Next Article in Journal
Diversity in the Enteric Viruses Detected in Outbreaks of Gastroenteritis from Mumbai, Western India
Next Article in Special Issue
Binational Arsenic Exposure Survey: Methodology and Estimated Arsenic Intake from Drinking Water and Urinary Arsenic Concentrations
Previous Article in Journal
Assessment of Exposure to Alcohol Vapor from Alcohol-Based Hand Rubs
Previous Article in Special Issue
Removal of Escherichia coli and Faecal Coliforms from Surface Water and Groundwater by Household Water Treatment Devices/Systems: A Sustainable Solution for Improving Water Quality in Rural Communities of the Southern African Development Community Region
Open AccessArticle

Global Access to Safe Water: Accounting for Water Quality and the Resulting Impact on MDG Progress

The Water Institute, Gillings School of Global Public Health, University of North Carolina at Chapel Hill, 135 Dauer Drive, CB #7431, Chapel Hill, NC 27599, USA
*
Author to whom correspondence should be addressed.
Int. J. Environ. Res. Public Health 2012, 9(3), 880-894; https://doi.org/10.3390/ijerph9030880
Received: 14 February 2012 / Revised: 28 February 2012 / Accepted: 1 March 2012 / Published: 14 March 2012
(This article belongs to the Special Issue Drinking Water and Health)
Monitoring of progress towards the Millennium Development Goal (MDG) drinking water target relies on classification of water sources as “improved” or “unimproved” as an indicator for water safety. We adjust the current Joint Monitoring Programme (JMP) estimate by accounting for microbial water quality and sanitary risk using the only-nationally representative water quality data currently available, that from the WHO and UNICEF “Rapid Assessment of Drinking Water Quality”. A principal components analysis (PCA) of national environmental and development indicators was used to create models that predicted, for most countries, the proportions of piped and of other-improved water supplies that are faecally contaminated; and of these sources, the proportions that lack basic sanitary protection against contamination. We estimate that 1.8 billion people (28% of the global population) used unsafe water in 2010. The 2010 JMP estimate is that 783 million people (11%) use unimproved sources. Our estimates revise the 1990 baseline from 23% to 37%, and the target from 12% to 18%, resulting in a shortfall of 10% of the global population towards the MDG target in 2010. In contrast, using the indicator “use of an improved source” suggests that the MDG target for drinking-water has already been achieved. We estimate that an additional 1.2 billion (18%) use water from sources or systems with significant sanitary risks. While our estimate is imprecise, the magnitude of the estimate and the health and development implications suggest that greater attention is needed to better understand and manage drinking water safety. View Full-Text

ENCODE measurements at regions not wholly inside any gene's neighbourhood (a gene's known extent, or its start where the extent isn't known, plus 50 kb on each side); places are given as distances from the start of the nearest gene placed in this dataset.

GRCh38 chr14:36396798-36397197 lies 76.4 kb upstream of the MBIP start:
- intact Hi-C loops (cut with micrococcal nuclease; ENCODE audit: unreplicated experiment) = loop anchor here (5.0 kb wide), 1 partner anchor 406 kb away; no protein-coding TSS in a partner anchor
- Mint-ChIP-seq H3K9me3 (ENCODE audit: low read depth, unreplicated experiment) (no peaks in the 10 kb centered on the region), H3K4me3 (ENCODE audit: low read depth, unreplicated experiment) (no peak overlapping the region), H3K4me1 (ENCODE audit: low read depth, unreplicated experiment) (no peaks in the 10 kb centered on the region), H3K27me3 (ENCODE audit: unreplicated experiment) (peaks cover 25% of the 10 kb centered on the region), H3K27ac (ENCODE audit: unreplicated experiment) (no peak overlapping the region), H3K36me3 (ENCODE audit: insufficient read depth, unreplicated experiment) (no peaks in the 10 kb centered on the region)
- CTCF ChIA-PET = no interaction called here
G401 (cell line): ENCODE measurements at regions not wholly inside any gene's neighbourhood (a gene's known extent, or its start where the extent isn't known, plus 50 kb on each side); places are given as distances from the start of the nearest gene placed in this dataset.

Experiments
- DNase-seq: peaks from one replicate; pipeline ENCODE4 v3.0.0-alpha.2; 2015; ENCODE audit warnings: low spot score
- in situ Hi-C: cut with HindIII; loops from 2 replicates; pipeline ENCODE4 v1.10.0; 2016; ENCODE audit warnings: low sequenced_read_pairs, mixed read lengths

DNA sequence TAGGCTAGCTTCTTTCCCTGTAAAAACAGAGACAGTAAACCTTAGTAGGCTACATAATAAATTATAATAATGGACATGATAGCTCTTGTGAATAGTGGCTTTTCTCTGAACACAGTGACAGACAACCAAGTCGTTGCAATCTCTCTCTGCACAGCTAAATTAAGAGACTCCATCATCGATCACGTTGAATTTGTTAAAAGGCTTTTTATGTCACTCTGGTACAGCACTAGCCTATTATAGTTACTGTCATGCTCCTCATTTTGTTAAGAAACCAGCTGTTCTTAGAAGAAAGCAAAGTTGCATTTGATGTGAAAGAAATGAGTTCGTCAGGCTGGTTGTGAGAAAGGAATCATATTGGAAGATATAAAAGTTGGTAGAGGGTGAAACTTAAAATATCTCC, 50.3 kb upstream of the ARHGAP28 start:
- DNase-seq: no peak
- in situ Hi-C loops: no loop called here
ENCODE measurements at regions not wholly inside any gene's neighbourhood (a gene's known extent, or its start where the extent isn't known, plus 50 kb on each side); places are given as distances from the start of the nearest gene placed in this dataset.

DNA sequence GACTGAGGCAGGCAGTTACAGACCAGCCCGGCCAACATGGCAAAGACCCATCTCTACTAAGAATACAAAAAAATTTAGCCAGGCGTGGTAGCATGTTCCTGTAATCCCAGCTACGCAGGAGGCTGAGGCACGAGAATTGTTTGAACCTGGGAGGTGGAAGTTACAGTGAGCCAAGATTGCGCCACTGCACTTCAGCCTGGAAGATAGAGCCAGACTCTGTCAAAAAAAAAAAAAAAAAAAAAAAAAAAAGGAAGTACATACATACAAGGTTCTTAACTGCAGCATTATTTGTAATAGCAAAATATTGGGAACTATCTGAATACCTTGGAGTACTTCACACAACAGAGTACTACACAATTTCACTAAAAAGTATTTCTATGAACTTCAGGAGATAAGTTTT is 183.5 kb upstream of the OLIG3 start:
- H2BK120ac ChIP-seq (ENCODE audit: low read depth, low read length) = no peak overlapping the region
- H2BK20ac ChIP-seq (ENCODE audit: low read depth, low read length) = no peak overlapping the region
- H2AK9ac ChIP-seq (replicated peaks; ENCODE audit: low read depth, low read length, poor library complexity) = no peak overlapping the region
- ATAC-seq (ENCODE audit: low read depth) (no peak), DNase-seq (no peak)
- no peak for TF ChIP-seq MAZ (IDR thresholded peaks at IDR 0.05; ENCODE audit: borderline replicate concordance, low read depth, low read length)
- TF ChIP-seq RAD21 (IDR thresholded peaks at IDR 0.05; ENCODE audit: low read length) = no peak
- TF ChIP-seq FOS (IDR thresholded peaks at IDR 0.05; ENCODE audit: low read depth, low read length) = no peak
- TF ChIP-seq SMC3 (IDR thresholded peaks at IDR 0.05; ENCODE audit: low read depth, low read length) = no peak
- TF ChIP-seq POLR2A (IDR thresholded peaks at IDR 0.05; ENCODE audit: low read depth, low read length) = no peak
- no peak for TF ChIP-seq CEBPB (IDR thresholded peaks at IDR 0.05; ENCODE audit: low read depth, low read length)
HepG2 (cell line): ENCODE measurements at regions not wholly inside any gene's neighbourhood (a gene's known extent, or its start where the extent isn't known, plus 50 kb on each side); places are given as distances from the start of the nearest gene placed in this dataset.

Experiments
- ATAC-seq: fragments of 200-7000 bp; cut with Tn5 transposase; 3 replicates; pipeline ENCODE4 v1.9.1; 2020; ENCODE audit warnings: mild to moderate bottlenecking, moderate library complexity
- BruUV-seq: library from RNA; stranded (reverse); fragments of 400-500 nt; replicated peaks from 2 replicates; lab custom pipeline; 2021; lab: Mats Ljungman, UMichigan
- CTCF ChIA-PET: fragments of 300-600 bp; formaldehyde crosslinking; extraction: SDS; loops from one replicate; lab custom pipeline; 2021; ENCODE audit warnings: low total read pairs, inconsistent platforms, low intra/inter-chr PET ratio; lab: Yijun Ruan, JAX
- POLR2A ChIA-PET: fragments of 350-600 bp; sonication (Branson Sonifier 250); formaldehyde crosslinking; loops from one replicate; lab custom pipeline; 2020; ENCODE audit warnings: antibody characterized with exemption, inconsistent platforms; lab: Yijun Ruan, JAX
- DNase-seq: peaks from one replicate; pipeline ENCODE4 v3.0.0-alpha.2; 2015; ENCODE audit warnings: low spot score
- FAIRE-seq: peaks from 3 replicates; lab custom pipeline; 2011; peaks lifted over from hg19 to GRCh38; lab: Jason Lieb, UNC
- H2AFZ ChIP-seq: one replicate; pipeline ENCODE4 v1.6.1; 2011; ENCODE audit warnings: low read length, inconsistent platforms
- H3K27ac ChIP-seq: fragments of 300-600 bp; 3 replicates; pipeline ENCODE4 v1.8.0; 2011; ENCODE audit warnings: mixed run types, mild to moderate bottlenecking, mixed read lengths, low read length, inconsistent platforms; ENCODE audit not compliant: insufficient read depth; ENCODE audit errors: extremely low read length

Keywords: water quality; drinking water; water safety; Millennium Development Goals (MDGs); Joint Monitoring Programme (JMP) water quality; drinking water; water safety; Millennium Development Goals (MDGs); Joint Monitoring Programme (JMP)
Show Figures

Figure 1

MDPI and ACS Style

Onda, K.; LoBuglio, J.; Bartram, J. Global Access to Safe Water: Accounting for Water Quality and the Resulting Impact on MDG Progress. Int. J. Environ. Res. Public Health 2012, 9, 880-894.

Show more citation formats Show less citations formats

Article Access Map by Country/Region

1
Only visits after 24 November 2015 are recorded.
Back to TopTop